This presentation is also perfectly suitable for children and several amusing characters are available to provide comic relief throughout the feature. These include such wonderful characters as Lumiere (Jerry Orbach) the French candlestick, Cogsworth (David Ogden Stiers) the pompous clock, Mrs. Potts (Angela Lansbury) the very personable teapot and Chip (Bradley Pierce) the little boy as a teacup. In addition there are several others including Belle's father Maurice (Rex Everhart), her horse Philippe (Hal Smith) and the ever-lovable ottoman dog (Frank Welker). These are wonderful characters that never overly distract from the main story, as so many useless animated characters have a tendency to do in other animated features.
In closing, this adaptation of the ageless story of Beauty and the Beast is a magnificent effort, by a magnificent team, and it definitely deserves the fine reputation it has as one of the best animated films of all time. The presentation on DVD is also amongst the very best available and is certainly worth adding to any collection, especially considering that after a short period we won’t be seeing it again for another decade! Disney why do you do this?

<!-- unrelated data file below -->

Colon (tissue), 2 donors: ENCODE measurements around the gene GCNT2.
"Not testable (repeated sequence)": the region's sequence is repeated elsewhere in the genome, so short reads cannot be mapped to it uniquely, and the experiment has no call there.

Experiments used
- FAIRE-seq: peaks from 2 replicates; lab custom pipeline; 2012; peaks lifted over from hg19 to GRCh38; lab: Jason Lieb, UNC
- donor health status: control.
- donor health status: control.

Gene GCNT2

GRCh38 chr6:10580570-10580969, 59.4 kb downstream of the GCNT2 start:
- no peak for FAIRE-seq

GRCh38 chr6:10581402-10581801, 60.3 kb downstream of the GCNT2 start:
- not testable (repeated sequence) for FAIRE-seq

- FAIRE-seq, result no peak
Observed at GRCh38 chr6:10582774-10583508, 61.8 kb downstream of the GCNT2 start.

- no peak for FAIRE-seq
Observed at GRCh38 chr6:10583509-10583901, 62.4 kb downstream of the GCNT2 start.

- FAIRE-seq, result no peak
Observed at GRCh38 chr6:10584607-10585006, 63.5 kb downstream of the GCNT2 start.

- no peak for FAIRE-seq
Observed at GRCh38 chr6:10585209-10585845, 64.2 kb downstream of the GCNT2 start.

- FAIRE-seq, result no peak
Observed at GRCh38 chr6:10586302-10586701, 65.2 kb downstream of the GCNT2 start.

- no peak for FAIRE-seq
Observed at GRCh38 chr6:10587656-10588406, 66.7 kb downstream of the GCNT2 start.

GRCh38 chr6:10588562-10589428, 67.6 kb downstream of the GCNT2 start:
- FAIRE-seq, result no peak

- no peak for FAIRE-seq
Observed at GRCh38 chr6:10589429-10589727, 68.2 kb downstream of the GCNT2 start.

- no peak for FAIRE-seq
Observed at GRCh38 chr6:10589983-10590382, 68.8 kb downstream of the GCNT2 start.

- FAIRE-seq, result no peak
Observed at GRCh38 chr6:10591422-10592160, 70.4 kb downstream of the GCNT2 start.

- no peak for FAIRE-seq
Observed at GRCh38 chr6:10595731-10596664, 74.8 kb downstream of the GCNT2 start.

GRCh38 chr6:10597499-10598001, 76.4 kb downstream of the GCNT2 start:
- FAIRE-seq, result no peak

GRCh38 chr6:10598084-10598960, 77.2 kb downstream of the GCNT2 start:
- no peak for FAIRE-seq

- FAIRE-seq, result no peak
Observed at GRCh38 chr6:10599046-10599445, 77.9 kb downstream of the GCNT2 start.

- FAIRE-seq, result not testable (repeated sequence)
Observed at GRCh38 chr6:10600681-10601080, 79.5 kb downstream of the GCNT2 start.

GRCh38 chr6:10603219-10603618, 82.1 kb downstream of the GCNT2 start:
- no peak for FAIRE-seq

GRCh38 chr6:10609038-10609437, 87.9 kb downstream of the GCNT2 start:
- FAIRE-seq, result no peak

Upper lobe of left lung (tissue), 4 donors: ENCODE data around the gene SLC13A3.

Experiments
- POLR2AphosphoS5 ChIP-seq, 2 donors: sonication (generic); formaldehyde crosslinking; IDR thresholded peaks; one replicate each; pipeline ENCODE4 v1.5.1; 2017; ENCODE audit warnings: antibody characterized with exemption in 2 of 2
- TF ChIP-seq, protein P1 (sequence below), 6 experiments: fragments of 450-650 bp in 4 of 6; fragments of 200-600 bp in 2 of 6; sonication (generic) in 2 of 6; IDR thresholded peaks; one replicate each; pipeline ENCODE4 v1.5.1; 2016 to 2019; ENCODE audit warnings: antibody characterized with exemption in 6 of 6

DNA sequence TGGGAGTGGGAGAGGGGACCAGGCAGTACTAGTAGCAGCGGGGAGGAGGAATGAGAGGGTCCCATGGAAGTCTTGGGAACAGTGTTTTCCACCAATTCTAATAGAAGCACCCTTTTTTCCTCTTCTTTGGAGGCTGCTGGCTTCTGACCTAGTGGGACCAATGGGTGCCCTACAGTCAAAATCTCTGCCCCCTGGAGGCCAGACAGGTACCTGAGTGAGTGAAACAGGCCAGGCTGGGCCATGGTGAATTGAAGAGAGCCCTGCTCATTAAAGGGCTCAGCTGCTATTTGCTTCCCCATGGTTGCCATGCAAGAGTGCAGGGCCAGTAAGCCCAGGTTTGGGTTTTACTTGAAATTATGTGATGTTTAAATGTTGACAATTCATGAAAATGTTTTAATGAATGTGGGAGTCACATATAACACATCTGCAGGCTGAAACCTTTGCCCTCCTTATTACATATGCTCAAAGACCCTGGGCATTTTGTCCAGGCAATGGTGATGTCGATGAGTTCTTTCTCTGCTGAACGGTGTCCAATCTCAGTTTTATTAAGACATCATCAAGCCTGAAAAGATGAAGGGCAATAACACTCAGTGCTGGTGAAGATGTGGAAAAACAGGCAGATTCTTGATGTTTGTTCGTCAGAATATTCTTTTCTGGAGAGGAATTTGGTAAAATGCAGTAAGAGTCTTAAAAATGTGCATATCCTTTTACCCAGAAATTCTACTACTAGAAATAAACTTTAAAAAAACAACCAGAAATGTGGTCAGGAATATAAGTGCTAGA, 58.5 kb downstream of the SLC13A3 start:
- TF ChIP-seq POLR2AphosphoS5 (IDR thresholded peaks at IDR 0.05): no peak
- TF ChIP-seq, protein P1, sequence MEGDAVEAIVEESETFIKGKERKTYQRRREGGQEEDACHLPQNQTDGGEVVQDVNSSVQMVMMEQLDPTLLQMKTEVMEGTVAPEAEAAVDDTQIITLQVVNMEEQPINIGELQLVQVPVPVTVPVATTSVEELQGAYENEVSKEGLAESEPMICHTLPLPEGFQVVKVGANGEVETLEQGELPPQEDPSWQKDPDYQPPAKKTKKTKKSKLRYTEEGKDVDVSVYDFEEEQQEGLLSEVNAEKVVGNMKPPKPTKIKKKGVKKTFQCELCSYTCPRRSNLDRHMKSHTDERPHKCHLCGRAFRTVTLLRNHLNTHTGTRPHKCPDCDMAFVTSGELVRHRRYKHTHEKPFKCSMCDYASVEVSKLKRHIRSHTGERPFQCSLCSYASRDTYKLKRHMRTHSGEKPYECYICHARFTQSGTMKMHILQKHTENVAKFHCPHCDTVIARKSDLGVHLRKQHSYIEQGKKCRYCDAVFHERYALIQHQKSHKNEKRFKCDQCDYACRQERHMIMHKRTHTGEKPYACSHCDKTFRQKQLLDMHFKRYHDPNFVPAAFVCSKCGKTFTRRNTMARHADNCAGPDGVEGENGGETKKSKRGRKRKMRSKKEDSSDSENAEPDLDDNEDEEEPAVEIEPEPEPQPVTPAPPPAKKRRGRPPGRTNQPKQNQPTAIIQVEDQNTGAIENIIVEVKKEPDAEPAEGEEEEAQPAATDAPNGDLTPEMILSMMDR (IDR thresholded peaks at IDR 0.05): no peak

The video presentation of this feature is absolutely superb and is one of the best looking images I have ever seen; it certainly is the best animated feature image I have ever seen on DVD. It is only let down, very slightly, by some minor compression artefacts in the form of Gibbs Effect which should never have been let through the Disney Platinum mastering process.